Litium by Maddie |

Creating animations of invisible phenomena helps learners gain a deeper understanding of them, so rather than study or create pictures of atoms I thought this topic provided a great opportunity to incorporate some coding by animating them.

## Debating Different Approaches

I first presented the students with two different approaches I had worked out for animating the electrons orbiting the nucleus. The first is a very simple script that just rotates a sprite in place. I didn't tell them how it was possible for the electron to be orbiting away from the center but they figured out after a little discussion that the image was offset from the center of the sprite.

We talked about how the electron can't trace its orbit this way because it can only hold the pen in the center of the sprite, not where the image is.

The second option uses sine and cosine functions to place the sprite on the path of its orbit.

I had asked a math teacher what he thought about presenting an algorithm that employs math they wouldn't be familiar with and he supported the idea if I could give a simple enough explanation about what the functions did. It turned out to be a good decision because several great things happened as they watched the electron orbit in this way.

First, as I began explaining how this algorithm uses relationships between angles and sides in a right triangle to calculate changing positions a certain distance (radius) away from the center, some students immediately remembered and saw the relevance of concepts like the hypotenuse. Second, a few students who had been exposed to more advanced math were excited to see it applied here. One girl asked if this had to do with SOHCAHTOA and was thrilled to have made the connection.

To demonstrate this application of triangles to the circle I showed them this animation:

To demonstrate this application of triangles to the circle I showed them this animation:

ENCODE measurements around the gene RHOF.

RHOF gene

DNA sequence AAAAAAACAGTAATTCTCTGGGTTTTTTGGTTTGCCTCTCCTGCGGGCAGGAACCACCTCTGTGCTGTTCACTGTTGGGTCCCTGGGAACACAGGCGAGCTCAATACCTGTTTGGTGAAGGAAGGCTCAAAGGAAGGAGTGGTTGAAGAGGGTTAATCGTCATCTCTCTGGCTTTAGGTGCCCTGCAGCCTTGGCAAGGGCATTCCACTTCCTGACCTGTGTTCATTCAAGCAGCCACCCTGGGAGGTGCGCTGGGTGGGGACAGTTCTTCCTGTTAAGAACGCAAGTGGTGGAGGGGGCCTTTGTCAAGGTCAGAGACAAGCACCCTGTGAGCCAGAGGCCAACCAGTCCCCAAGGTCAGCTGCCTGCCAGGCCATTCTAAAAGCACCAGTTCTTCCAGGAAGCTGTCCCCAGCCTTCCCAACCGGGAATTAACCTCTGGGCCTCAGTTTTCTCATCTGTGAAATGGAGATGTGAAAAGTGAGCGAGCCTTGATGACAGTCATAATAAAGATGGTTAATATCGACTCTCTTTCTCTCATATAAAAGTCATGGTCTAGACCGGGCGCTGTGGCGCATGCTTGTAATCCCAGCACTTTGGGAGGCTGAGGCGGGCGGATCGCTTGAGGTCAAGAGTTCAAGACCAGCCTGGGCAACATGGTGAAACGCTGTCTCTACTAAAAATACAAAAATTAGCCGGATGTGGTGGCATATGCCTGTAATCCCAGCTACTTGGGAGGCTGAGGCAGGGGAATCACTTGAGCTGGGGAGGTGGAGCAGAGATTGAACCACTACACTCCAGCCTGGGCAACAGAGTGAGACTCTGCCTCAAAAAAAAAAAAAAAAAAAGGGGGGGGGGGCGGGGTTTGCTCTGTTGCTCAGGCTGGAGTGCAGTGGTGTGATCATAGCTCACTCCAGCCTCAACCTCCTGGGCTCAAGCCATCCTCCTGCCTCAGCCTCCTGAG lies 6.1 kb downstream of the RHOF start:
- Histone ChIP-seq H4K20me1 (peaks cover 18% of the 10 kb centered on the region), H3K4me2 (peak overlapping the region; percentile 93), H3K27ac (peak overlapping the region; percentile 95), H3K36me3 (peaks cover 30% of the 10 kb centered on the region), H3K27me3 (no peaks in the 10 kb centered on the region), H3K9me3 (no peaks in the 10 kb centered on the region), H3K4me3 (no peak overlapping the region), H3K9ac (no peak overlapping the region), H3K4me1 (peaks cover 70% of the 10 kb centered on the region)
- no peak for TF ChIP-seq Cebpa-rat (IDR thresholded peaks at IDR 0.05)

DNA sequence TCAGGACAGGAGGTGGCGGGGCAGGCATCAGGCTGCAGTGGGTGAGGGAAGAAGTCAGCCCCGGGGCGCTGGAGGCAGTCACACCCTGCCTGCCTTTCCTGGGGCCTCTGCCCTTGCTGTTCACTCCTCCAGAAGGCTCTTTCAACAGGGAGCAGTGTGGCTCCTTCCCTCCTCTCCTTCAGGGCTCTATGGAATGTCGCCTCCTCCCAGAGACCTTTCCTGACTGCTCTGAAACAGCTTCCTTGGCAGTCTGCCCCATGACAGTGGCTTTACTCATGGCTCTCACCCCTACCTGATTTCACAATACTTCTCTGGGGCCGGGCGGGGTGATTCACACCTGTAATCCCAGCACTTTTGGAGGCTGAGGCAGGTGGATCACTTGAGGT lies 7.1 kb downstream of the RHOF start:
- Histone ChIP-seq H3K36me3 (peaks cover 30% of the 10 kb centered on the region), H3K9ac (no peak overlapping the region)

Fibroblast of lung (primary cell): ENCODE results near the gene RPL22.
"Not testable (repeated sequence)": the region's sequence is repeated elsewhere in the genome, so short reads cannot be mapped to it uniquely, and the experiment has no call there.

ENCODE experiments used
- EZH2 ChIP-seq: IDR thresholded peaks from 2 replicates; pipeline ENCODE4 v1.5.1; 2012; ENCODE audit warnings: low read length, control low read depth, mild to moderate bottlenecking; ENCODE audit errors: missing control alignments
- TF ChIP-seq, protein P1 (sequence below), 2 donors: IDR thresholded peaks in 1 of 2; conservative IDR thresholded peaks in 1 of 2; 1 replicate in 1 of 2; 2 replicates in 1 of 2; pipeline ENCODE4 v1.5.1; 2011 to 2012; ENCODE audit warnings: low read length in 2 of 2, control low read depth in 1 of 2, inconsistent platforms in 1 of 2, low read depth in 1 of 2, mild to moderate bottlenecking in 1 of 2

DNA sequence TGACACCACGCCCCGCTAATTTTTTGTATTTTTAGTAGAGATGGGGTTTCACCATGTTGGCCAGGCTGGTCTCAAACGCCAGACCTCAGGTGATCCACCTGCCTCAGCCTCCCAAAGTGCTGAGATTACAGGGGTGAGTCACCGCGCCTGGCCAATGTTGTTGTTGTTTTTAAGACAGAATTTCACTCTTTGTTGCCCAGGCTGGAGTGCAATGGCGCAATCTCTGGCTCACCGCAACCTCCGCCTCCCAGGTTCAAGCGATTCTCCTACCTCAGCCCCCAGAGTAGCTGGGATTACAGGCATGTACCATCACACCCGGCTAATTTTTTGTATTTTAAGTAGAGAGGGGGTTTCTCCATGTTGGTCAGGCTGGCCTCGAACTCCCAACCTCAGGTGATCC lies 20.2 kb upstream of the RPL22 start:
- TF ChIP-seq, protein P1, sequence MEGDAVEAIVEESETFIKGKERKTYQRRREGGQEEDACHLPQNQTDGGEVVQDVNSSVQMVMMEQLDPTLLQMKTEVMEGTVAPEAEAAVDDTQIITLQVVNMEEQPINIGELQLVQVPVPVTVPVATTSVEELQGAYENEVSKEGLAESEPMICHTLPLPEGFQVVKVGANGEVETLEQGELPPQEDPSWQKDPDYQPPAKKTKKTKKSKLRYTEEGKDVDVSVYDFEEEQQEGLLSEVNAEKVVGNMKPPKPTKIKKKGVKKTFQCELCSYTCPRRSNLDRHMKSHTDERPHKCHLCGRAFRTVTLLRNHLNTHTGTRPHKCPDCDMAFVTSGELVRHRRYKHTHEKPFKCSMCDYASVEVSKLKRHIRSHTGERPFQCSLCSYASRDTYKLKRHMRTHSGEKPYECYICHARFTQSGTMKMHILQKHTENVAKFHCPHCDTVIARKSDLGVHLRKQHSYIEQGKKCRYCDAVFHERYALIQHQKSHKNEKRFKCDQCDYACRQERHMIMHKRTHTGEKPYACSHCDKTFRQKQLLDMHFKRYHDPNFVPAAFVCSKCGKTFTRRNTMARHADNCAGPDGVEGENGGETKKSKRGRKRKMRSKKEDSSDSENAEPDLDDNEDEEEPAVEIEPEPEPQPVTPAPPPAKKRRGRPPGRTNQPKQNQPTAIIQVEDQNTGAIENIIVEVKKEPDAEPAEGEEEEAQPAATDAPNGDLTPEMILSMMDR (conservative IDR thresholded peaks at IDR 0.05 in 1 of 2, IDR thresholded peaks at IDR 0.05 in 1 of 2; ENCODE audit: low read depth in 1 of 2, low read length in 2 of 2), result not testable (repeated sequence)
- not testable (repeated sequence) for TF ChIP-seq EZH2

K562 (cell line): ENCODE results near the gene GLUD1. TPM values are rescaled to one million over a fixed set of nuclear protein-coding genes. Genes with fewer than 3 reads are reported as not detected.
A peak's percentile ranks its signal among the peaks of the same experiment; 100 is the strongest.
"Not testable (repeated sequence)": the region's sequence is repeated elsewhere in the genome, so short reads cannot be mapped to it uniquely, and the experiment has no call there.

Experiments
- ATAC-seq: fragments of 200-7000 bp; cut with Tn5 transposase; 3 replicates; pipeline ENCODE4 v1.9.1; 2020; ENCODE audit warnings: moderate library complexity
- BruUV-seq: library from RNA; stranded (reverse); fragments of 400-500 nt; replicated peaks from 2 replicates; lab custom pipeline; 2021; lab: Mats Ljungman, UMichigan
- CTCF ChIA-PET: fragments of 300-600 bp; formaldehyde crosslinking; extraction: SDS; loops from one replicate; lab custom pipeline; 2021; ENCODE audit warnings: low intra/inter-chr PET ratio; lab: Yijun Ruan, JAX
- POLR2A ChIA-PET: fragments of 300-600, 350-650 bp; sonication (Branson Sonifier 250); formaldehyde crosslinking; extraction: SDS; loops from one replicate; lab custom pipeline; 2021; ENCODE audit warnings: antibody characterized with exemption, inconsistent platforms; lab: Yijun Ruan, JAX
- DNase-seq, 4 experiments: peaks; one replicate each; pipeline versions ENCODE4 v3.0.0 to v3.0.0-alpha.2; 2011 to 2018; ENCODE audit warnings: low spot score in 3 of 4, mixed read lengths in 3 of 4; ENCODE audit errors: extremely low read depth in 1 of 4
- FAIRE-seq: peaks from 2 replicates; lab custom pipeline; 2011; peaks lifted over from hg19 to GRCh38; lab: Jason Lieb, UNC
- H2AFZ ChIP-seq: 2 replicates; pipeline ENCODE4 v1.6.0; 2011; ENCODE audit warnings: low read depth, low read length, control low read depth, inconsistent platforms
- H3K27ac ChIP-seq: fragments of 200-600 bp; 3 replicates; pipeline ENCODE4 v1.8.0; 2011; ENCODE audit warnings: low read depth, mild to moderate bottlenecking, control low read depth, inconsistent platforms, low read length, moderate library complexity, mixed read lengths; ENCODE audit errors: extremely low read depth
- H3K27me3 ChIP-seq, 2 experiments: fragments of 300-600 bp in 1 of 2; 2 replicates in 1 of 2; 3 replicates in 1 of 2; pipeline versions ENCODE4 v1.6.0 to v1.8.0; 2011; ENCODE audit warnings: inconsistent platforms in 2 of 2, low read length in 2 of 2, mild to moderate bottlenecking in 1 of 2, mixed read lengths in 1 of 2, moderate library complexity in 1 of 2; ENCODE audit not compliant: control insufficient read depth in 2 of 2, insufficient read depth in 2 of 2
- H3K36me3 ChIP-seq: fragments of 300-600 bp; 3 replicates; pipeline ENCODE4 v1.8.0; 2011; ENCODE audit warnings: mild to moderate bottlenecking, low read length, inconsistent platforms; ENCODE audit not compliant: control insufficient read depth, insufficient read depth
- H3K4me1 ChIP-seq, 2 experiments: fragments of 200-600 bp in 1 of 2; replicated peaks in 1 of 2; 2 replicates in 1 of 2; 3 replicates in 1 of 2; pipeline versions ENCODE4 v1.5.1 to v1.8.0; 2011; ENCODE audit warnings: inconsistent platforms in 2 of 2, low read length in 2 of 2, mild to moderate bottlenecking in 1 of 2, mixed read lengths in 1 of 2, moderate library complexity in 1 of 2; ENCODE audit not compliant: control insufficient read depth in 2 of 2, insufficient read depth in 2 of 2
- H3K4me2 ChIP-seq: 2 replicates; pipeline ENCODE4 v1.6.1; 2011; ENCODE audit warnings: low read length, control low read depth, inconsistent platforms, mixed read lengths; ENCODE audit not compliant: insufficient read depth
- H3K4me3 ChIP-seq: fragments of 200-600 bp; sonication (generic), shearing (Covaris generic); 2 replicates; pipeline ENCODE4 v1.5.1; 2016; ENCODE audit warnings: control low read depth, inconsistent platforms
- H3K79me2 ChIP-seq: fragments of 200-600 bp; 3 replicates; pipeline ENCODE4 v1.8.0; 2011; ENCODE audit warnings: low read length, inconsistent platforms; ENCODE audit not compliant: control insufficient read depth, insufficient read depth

It's amazing to think about how the computer is re-calculating that position so many times each second!

After seeing how both approaches worked they agreed that the second would better depict the electron orbits, especially as they progressed to multiple shells.

## Divergent Solutions

While I had thought we had consensus that using trigonometric functions more accurately depicts movement of the electrons around the nucleus, especially as the sprite itself is moving on its orbit and not just appearing to do so, once the students got to work I was surprised and delighted to see some of them coming up with ways to animate their atoms using the simple rotation script while still showing the atoms' orbits. They figured out they could add rings to the sprite costume, something I hadn't thought of! One student even cycled through multiple costumes in each sprite to achieve an awesome kind of 3D effect:

## Low Floor High Ceiling

I had expected that using Scratch for these animations would give students who wanted to the freedom to explore algorithms I hadn't shown them and invent their own approaches. I was floored (haha, just saw the pun) to see one student basically create a program with the ability to display any atom the user chooses. She came up with all of this on her own!

Carbon |

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